Arms export licences cannot be granted if there is a clear risk the weapons could be used in a serious violation of international humanitarian law. "I think there's abundant evidence now that Israel hasn't been taking enough care to fulfil its obligations on the safety of civilians," he told BBC Radio 4's Today programme.
Parliament recall demand
Sir Alan Duncan, an ex-Tory MP and former Foreign Office minister, has also joined calls for a suspension, writing in the Independent that further arms sales "cannot be justified".
Labour has not called for a suspension, but is urging the government to publish internal legal advice on whether Israel is in breach of international law.
"If it says there is a clear risk that UK arms might be used in a serious breach of international humanitarian law, it's time to suspend the sale of those arms," added shadow foreign secretary David Lammy.
He told reporters there was "precedent" for suspending sales. Former PMs Margaret Thatcher and Tony Blair both took the move, in 1982 and 2002 respectively.
The SNP is calling for Parliament to be recalled from its current Easter break, ending on 15 April, to debate whether arms sales to Israel should be stopped.
Watch: Video shows World Central Kitchen vehicles destroyed in Gaza air strikeWatch: Video shows World Central Kitchen vehicles destroyed in Gaza air strike
Watch: Video shows World Central Kitchen vehicles destroyed in Gaza air strikeWatch: Video shows World Central Kitchen vehicles destroyed in Gaza air strike
The Liberal Democrats and the Scottish National Party (SNP) are among those calling for arms sales to Israel to be halted. Asked if he backed calls for arms sales to Israel to be suspended, the prime minister told the Sun: "We've always had a very careful export licensing regime that we adhere to. There are a set of rules regulations and procedures that we'll always follow.
Lib Dem leader Sir Ed Davey said: "The deaths of these British aid workers in Gaza is an absolute disgrace. These brave people were trying to help starving families in Gaza. "And I've been consistently clear with Prime Minister Netanyahu since the start of this conflict that whilst of course we defend Israel's right to defend itself and it's people against attacks from Hamas, they have to do that in accordance with humanitarian law, protect civilian lives, get more aid into Gaza."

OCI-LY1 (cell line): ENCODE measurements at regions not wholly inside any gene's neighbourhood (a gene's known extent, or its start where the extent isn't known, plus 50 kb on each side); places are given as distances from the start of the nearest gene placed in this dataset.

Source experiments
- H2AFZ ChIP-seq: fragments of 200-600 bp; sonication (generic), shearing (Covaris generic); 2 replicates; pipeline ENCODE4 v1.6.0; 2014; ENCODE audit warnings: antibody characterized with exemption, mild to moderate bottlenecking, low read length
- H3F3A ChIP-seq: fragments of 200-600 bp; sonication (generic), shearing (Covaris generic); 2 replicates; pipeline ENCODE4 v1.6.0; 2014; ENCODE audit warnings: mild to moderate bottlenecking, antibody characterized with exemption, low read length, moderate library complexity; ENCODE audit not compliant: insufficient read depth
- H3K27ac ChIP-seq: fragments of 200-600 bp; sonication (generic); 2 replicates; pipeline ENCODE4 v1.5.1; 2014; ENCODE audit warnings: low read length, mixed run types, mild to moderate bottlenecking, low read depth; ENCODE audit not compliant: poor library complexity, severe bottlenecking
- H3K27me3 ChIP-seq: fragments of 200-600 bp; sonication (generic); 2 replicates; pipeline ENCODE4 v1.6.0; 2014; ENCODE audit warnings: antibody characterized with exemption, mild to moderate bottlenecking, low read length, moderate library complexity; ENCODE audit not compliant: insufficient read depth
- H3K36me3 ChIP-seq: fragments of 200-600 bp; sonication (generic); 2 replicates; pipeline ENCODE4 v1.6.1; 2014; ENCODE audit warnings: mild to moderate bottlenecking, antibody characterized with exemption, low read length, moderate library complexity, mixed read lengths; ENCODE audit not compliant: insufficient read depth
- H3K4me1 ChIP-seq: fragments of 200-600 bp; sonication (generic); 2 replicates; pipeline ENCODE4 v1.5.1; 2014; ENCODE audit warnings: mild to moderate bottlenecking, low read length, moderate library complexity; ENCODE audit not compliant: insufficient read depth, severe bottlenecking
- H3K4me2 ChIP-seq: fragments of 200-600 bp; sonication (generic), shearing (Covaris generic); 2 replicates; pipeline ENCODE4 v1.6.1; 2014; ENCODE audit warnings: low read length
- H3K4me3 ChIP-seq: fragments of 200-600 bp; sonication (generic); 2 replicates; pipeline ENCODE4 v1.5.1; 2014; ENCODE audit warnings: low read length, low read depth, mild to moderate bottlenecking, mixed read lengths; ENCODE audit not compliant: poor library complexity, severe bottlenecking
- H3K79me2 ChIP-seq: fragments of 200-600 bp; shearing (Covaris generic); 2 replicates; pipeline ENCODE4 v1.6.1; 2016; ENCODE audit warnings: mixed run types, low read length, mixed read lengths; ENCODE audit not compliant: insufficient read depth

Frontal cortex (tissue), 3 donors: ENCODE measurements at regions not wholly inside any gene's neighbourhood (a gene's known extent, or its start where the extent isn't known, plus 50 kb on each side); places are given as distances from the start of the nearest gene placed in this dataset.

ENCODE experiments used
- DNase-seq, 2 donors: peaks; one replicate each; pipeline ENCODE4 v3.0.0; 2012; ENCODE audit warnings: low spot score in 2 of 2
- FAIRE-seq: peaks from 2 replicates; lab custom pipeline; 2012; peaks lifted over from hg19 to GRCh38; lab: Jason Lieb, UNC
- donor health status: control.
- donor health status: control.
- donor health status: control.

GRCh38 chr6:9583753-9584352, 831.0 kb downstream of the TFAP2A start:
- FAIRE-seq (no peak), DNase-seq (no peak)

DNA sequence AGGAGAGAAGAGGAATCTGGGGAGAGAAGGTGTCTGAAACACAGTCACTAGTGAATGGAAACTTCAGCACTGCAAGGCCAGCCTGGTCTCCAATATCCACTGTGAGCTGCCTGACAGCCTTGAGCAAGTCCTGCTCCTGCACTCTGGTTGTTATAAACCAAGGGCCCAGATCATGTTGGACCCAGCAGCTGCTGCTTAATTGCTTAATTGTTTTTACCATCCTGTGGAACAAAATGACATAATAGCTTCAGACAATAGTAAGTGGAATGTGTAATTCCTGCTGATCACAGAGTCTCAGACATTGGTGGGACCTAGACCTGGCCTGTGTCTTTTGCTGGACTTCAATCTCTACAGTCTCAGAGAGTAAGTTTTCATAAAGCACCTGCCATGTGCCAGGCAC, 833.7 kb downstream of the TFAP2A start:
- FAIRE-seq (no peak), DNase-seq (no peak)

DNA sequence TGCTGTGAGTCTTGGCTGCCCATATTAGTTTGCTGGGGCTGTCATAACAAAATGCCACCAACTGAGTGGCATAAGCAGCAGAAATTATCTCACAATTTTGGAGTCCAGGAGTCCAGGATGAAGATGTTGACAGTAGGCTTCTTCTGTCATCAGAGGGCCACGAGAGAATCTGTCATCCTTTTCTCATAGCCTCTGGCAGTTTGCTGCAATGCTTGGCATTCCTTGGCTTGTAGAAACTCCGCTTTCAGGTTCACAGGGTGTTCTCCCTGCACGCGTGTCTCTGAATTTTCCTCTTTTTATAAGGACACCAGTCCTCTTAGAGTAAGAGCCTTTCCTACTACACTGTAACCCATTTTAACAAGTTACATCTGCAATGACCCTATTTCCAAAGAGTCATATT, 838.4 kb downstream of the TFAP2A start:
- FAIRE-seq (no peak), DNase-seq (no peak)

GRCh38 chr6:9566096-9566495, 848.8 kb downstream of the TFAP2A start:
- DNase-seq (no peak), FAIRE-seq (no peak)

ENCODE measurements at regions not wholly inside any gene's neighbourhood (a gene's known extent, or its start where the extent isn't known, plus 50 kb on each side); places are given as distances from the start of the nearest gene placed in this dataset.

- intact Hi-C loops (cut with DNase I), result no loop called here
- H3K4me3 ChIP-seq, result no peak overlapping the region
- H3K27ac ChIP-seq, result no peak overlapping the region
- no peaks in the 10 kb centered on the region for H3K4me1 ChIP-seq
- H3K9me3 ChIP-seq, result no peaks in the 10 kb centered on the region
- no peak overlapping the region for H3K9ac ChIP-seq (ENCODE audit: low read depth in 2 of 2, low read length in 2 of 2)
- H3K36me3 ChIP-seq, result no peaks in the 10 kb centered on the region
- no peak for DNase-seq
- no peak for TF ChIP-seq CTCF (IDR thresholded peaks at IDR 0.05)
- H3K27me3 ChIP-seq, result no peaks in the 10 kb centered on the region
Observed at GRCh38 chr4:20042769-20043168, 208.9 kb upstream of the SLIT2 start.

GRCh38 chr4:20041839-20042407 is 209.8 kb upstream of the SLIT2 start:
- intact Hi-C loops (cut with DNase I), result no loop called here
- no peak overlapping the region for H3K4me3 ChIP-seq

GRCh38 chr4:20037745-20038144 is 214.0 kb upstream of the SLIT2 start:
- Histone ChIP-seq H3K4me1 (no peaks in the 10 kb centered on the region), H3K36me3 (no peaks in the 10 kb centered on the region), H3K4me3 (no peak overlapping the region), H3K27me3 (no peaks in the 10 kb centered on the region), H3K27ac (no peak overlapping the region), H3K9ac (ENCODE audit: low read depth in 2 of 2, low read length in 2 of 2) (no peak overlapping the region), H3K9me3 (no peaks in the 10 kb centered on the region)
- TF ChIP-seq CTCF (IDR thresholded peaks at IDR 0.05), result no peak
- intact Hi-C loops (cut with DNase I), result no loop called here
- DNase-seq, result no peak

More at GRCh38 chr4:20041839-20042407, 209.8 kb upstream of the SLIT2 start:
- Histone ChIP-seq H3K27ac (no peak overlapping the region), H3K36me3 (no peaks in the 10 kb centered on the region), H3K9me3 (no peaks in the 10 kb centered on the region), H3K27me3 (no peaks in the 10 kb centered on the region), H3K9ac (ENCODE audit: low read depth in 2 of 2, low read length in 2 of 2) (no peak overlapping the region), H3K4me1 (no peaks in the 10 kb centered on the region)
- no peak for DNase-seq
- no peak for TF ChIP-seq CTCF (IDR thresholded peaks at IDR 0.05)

"Clearly, the thought that British-made arms could have been used in strikes such as these is completely unacceptable." Arms export licences, which are granted by the business department, cannot be issued if there is a clear risk the weapons could be used in a serious violation of international humanitarian law.
SNP Westminster leader Stephen Flynn said Parliament should be recalled from its current Easter break, ending on 15 April, to debate whether arms sales to Israel should be stopped. Business Minister Greg Hands has said UK arms exports to Israel were worth £42m last year, which he estimated represented 0.02% of Israel's military imports.
Last week a cross-party group of more than 130 MPs and peers wrote to Foreign Secretary Lord Cameron calling for an immediate suspension of export licenses for arms sales to Israel. Last week, a cross-party group of more than 130 MPs and peers wrote to Foreign Secretary Lord Cameron calling for an immediate suspension of export licenses for arms sales to Israel.
Shadow chancellor Rachel Reeves called on the government to publish any advice it has received about exporting arms to Israel. Much of the Gaza Strip has been devastated during the Israeli military operations that began after Hamas gunmen attacked southern Israel on 7 October, killing about 1,200 people and seizing 253 hostages.
Asked whether there was a case for the UK to halt arms exports, she said: "We have urged the government to urgently publish any reports that they have on the abidance with international law. About 130 of the hostages remain in captivity, at least 34 of whom are presumed dead.
"The international law is clear that where arms sales are at risk of being used for purposes not consistent with international law, they shouldn't happen. More than 32,916 people have been killed in Gaza since then, the Hamas-run health ministry says.
"That is why now we are asking the government to urgently publish the evidence that they have."
More than 32,900 people have been killed in Gaza since the start of the war.
Israel launched its military operation in the territory after Hamas gunmen attacked southern Israel on 7 October, killing about 1,200 people and seizing 253 hostages.